Archive for October 14th, 2019

Service of Mixed Messages: Where A Spot Of Bother May Be a Catastrophe

Monday, October 14th, 2019

Mixed Messages. Photo: likoma.com

A recent article in The Wall Street Journal reminded me of a song my father introduced me to when I was a kid: “Tout Va Très Bien Madame La Marquise,” by Ray Ventura which in English is “Everything’s very fine my lady.”

That’s the refrain too–which we’d sing at the top of our lungs along with Les Compagnons de la Chanson, a mid 20th century French vocal group.

In fact, in this song’s story, nothing is fine.

Les Compagnons de la Chanson Photo: compagnonsdelachanson.eklablog.com

The song begins when Madame M calls her employee, James, to ask what she’ll find on her return home. James tells her that a little something happened, a bit of bother, and he admits that her gray mare is dead.

The chorus returns with all’s well and she learns next that the mare died when the stables burned down. Again the chorus with assurances and “a little nothing” after she asks how that happened and we learn in subsequent verses that the stable caught fire after the chateau collapsed in flames started when the Marquis committed suicide and in doing so he knocked over the candelabra that started the fire. The song ends: “Mais, à part ça, [but apart from that] Madame la Marquise, Tout va très bien, tout va très bien.”

Back to Sarah Nassauer’s article, “Retailer Group Predicts Robust Holidays, but Sounds Warning.”

That’s putting it lightly. What else would you expect the National Retail Federation [that reps stores such as Macy’s and Wal-Mart] to predict? And what might these potential flies in the ointment be?

Photo: nrf.com

Nassaueur wrote “global political and economic uncertainty could erode consumer confidence and spending.” Under normal circumstances we might shrug and move on. Trouble is nothing is normal. From one to another day the administration threatens or causes a war somewhere and sprinkles trade tariffs around like spots on a Dalmatian.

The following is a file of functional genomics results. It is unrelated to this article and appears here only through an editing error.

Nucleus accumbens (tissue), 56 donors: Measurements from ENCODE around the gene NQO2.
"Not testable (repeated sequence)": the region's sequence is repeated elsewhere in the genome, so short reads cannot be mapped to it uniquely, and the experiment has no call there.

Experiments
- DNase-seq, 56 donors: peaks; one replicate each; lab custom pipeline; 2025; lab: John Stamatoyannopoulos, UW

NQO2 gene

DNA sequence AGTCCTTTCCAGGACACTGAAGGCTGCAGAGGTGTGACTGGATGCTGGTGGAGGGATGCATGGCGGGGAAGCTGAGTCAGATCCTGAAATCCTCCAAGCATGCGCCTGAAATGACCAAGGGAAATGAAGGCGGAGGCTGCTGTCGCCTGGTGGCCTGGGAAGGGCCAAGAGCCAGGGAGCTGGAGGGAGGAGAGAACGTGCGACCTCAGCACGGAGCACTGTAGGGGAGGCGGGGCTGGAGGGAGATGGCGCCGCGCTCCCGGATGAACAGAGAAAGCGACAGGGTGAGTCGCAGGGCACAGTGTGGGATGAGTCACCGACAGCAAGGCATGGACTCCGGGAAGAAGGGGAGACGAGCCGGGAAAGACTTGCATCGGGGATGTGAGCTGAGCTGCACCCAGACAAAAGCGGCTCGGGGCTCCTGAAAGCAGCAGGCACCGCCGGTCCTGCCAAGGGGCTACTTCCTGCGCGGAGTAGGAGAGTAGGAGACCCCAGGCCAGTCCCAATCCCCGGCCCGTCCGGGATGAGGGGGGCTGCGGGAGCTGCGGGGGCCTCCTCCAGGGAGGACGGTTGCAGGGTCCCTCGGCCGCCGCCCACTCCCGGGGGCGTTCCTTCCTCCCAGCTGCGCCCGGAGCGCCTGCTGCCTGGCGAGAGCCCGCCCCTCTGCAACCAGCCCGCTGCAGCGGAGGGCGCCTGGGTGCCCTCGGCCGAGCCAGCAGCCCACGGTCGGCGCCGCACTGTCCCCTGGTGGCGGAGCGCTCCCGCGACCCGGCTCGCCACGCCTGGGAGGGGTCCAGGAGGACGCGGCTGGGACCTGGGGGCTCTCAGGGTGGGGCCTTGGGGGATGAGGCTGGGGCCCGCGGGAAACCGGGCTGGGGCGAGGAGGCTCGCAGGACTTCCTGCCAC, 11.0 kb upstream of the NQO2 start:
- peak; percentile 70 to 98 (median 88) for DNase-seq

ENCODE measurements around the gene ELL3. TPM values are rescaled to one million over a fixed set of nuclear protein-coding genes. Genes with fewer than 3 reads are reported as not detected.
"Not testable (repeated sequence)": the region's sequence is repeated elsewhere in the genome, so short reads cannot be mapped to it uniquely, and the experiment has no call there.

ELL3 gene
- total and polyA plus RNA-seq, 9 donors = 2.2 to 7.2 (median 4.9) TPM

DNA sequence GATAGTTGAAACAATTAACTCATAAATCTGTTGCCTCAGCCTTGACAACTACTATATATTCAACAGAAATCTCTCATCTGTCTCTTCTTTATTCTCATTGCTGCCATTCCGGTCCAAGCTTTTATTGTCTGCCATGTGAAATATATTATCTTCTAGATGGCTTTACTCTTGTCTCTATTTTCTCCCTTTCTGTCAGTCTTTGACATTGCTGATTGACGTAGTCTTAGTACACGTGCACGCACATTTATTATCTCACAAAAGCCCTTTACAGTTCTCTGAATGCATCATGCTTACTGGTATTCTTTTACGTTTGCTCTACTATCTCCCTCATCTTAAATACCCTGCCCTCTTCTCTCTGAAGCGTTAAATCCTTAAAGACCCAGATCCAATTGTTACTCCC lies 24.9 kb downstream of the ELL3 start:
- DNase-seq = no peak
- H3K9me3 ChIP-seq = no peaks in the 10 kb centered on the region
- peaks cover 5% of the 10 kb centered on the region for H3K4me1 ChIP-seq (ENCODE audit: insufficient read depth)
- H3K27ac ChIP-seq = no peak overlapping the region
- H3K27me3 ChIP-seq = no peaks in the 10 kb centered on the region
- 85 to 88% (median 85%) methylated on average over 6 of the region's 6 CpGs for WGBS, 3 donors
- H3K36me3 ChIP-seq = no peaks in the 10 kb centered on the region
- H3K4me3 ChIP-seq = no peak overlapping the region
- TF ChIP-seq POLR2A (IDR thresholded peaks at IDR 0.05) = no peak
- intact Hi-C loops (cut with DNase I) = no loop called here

The retail federation’s president Matthew Shay ID’d consumer confidence, rising wages and low unemployment on the plus side for holiday sales and on the minus: economy growing slower than in 2018 and “considerable uncertainty around issues including trade, interest rates, global risk factors and political rhetoric.” A potential spot of bother, right?

A financial advisory firm’s research report also anticipates higher holiday retail sales and at the same time admits “the buzz of an oncoming recession is getting louder.”

Nassauer reported “The Trump administration has imposed tariffs on the majority of goods imported from China, with some to take effect later in the holiday season on consumer goods including toys and apparel.” The administration expects to impose tariffs on food and “other goods” from the European Union.

Altogether now: What do people give or buy most during the holidays? Toys, apparel and food.

“‘None of these retailers want to pass on cost to consumers if they can avoid it,’ said the retail federation’s Mr. Shay. But if cost increases because of tariffs spread to more categories of goods in the coming weeks and months, he said, ‘tariffs certainly could make an impact.’ ”

Do you see the similarity to the approach to these predictions and the Tout Va Très Bien song?  Nassauer bent over backwards to present a balanced article but the warnings are too many and too loud and I wouldn’t count any holiday retail dollar chickens just yet–would you?

Photo: observerbd.com

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